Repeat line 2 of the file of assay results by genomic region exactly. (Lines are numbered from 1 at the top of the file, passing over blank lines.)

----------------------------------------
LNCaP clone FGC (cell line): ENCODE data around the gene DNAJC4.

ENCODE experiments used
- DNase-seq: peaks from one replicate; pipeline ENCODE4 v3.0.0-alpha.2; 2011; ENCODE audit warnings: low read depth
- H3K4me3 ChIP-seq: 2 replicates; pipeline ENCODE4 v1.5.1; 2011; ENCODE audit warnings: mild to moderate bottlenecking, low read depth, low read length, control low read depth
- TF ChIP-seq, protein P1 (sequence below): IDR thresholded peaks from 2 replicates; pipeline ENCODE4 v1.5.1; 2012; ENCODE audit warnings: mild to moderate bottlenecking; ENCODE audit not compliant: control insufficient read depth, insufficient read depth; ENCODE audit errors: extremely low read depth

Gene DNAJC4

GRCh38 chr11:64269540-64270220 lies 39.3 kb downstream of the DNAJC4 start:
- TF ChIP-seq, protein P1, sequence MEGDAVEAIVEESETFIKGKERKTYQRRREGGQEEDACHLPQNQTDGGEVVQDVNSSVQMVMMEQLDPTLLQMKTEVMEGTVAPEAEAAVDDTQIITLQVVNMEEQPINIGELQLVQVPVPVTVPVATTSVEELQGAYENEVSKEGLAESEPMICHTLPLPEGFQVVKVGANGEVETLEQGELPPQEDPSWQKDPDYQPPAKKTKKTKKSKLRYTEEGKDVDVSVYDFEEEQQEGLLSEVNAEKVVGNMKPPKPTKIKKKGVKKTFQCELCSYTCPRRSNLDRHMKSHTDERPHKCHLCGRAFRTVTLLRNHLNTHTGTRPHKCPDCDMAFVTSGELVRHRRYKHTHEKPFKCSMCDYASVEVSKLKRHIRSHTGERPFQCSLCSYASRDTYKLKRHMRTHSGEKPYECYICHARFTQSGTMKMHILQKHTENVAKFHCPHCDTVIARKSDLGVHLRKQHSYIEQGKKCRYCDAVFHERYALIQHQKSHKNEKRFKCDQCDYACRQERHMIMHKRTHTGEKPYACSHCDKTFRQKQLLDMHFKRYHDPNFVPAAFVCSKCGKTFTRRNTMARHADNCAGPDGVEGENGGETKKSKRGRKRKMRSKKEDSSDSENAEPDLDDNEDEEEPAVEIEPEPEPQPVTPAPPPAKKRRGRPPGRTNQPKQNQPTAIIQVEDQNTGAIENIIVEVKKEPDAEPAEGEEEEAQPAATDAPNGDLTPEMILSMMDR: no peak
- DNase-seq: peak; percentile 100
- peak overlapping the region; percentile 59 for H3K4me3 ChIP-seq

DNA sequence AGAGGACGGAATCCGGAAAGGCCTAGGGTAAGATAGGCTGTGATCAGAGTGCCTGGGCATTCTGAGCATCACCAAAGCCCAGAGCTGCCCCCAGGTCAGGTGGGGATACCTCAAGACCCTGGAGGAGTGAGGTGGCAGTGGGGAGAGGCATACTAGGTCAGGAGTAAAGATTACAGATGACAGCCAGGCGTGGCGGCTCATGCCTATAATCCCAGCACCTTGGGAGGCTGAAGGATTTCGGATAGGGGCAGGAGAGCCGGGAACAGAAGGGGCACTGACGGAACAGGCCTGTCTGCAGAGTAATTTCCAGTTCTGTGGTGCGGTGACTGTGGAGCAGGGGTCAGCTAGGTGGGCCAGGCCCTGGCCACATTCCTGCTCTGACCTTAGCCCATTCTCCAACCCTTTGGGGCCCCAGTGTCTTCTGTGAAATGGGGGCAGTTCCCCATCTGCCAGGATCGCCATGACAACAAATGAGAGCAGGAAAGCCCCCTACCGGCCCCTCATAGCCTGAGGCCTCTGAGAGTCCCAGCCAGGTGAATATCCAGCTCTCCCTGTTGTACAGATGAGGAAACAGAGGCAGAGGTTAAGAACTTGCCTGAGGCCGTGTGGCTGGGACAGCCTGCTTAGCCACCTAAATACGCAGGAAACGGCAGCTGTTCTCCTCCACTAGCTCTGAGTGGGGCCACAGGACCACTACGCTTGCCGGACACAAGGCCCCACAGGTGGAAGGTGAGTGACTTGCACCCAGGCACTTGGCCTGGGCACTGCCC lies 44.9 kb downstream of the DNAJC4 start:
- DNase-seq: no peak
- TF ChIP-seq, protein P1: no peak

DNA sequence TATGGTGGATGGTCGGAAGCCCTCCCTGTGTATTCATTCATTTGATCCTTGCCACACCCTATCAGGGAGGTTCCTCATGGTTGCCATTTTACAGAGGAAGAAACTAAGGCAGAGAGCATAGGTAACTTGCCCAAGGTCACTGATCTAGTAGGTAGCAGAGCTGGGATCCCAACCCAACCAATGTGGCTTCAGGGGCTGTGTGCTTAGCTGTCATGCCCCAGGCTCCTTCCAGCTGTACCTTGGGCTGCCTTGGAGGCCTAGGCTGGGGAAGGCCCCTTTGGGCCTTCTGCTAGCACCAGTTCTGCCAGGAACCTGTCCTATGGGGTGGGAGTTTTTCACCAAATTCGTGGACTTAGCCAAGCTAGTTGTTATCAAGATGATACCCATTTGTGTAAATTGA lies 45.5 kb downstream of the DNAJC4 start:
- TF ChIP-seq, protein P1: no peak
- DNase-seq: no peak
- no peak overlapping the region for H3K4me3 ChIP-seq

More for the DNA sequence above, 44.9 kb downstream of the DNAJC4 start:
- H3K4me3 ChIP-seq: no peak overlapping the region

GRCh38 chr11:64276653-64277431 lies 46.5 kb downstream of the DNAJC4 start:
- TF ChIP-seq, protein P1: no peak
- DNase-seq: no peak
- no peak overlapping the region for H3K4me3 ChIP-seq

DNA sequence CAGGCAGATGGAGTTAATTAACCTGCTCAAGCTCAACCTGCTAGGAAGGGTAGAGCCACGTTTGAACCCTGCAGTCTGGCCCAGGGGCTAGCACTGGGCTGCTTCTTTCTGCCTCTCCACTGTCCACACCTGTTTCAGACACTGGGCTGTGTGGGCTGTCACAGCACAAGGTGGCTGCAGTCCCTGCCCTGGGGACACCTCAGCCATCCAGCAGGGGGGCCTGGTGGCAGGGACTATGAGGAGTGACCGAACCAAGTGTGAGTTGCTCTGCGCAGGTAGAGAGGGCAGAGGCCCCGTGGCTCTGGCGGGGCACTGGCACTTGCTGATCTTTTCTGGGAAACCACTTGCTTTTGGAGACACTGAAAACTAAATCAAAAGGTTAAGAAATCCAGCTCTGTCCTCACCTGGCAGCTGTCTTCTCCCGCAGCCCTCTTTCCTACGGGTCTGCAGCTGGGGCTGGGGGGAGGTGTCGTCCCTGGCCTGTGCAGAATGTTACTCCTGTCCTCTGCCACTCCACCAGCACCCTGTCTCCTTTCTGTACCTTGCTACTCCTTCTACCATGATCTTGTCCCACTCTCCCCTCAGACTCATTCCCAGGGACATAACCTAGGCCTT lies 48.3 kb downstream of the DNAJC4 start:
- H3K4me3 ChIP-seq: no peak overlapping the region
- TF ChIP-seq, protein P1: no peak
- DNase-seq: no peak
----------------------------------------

ENCODE experiments used